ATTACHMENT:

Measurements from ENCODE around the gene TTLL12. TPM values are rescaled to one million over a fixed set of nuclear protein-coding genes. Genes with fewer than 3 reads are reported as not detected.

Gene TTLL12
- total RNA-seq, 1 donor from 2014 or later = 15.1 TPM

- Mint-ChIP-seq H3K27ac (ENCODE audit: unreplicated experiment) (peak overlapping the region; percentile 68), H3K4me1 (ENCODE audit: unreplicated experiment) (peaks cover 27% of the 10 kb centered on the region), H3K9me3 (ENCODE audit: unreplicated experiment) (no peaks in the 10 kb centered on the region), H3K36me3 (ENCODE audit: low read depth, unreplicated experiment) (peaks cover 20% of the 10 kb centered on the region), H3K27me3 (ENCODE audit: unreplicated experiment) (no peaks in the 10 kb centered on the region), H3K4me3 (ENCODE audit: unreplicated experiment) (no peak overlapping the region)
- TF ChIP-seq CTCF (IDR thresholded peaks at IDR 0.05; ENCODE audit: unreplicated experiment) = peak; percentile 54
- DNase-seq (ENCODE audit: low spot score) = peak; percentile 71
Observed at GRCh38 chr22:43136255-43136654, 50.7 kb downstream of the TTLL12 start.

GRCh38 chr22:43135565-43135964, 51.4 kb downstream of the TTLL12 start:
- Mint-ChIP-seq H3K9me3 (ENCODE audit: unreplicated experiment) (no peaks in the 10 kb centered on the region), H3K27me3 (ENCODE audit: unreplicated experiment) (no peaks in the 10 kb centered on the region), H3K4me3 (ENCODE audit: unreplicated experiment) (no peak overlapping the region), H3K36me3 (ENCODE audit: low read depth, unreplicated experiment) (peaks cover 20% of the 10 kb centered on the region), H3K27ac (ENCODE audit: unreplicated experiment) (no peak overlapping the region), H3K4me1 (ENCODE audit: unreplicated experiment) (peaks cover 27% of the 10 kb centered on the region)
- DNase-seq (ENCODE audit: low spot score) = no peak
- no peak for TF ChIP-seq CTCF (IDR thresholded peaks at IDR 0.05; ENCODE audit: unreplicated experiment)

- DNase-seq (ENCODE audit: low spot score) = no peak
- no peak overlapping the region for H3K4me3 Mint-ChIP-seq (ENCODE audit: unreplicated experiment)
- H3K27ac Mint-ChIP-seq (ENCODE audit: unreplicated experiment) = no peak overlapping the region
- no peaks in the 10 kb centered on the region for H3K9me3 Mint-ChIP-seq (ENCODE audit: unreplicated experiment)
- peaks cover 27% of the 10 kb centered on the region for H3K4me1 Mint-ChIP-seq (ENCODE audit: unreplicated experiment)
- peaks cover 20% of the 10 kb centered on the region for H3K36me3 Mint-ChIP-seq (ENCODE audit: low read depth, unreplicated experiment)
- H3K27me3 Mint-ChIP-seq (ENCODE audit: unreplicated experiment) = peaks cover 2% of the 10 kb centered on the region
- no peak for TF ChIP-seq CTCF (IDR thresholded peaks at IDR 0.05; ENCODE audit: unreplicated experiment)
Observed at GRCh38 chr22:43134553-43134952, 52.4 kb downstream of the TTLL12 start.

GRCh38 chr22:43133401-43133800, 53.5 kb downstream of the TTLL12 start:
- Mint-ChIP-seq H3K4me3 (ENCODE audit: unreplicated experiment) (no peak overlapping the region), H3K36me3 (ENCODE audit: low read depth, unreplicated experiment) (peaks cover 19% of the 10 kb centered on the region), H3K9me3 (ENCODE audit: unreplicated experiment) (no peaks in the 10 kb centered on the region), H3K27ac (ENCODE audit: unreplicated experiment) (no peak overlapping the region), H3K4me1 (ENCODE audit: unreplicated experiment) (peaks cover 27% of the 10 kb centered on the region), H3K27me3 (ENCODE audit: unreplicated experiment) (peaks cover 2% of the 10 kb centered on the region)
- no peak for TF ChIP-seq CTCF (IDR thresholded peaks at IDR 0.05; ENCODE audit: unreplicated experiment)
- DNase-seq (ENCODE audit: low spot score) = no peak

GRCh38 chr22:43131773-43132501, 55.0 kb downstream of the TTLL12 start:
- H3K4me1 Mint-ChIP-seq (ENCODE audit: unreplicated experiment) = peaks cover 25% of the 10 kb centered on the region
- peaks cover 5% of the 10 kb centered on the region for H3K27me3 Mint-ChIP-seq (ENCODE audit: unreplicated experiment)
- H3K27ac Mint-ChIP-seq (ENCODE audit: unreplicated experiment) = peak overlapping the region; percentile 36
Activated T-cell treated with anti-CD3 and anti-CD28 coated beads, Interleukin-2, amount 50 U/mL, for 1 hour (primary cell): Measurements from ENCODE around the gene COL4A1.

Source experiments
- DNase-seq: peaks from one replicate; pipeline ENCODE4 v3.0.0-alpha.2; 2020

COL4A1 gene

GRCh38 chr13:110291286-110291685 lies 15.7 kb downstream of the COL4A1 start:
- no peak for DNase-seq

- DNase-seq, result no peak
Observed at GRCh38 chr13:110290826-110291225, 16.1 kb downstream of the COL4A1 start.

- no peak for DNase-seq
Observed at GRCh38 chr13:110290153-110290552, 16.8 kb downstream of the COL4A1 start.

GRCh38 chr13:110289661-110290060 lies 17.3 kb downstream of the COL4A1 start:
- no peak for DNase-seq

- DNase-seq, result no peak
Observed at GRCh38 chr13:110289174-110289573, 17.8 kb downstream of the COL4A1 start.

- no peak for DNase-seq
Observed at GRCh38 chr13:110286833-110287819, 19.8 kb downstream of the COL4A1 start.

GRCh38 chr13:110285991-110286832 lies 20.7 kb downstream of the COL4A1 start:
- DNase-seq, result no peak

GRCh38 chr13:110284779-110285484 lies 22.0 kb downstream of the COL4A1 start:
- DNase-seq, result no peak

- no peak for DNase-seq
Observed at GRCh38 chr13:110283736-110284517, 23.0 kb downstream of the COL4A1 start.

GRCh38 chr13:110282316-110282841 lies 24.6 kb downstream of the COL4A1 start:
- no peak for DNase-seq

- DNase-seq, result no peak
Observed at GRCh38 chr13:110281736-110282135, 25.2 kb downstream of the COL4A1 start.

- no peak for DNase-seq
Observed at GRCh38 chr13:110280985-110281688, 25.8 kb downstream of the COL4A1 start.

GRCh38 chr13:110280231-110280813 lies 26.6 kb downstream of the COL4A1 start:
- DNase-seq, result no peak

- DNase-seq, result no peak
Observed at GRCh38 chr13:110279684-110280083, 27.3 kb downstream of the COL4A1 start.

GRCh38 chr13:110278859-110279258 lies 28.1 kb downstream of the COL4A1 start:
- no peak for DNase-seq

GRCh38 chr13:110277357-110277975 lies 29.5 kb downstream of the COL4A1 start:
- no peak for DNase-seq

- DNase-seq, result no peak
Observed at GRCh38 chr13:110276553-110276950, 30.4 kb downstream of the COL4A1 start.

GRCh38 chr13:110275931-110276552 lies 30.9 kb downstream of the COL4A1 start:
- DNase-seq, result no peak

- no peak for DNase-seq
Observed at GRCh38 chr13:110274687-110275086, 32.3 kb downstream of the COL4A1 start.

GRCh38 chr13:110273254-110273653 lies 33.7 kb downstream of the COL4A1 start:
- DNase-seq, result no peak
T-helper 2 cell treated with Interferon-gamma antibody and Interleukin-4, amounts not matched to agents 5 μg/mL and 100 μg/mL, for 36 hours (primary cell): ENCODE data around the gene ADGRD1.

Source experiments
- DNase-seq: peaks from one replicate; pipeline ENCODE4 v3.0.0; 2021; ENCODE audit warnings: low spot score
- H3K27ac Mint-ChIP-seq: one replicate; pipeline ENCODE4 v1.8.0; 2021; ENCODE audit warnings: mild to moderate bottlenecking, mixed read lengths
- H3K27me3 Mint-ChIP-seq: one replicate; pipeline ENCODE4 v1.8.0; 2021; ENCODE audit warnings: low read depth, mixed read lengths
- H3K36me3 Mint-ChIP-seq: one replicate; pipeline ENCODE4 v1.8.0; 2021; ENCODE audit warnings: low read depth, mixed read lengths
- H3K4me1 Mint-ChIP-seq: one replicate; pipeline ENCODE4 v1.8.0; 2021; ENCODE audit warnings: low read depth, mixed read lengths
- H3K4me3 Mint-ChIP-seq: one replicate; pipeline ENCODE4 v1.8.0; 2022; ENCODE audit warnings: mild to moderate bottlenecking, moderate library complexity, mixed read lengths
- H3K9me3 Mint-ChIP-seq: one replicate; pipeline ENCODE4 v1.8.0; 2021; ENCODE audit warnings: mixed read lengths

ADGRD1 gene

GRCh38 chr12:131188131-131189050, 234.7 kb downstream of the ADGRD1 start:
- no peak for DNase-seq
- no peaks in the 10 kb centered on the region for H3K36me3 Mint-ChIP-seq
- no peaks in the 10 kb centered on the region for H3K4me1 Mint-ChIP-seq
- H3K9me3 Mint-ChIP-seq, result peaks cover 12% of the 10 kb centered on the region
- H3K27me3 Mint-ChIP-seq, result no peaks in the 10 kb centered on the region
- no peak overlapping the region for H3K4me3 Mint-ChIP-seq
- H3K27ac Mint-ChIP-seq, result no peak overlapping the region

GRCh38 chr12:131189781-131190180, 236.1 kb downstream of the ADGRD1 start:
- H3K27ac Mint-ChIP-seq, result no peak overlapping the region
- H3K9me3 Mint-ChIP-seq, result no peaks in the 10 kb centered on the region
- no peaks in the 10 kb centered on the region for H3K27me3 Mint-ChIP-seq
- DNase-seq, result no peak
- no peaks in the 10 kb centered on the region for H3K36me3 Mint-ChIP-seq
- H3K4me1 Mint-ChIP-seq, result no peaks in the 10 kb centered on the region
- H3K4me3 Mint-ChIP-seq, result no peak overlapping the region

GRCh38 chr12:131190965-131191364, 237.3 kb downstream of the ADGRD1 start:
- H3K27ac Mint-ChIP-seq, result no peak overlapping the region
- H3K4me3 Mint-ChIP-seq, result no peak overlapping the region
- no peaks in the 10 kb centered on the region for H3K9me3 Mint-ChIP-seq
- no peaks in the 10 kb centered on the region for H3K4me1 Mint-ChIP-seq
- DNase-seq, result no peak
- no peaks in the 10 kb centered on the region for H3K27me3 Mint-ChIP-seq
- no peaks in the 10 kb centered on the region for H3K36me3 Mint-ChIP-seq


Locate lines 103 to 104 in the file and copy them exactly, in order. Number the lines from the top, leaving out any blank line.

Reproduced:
- no peaks in the 10 kb centered on the region for H3K4me1 Mint-ChIP-seq
- DNase-seq, result no peak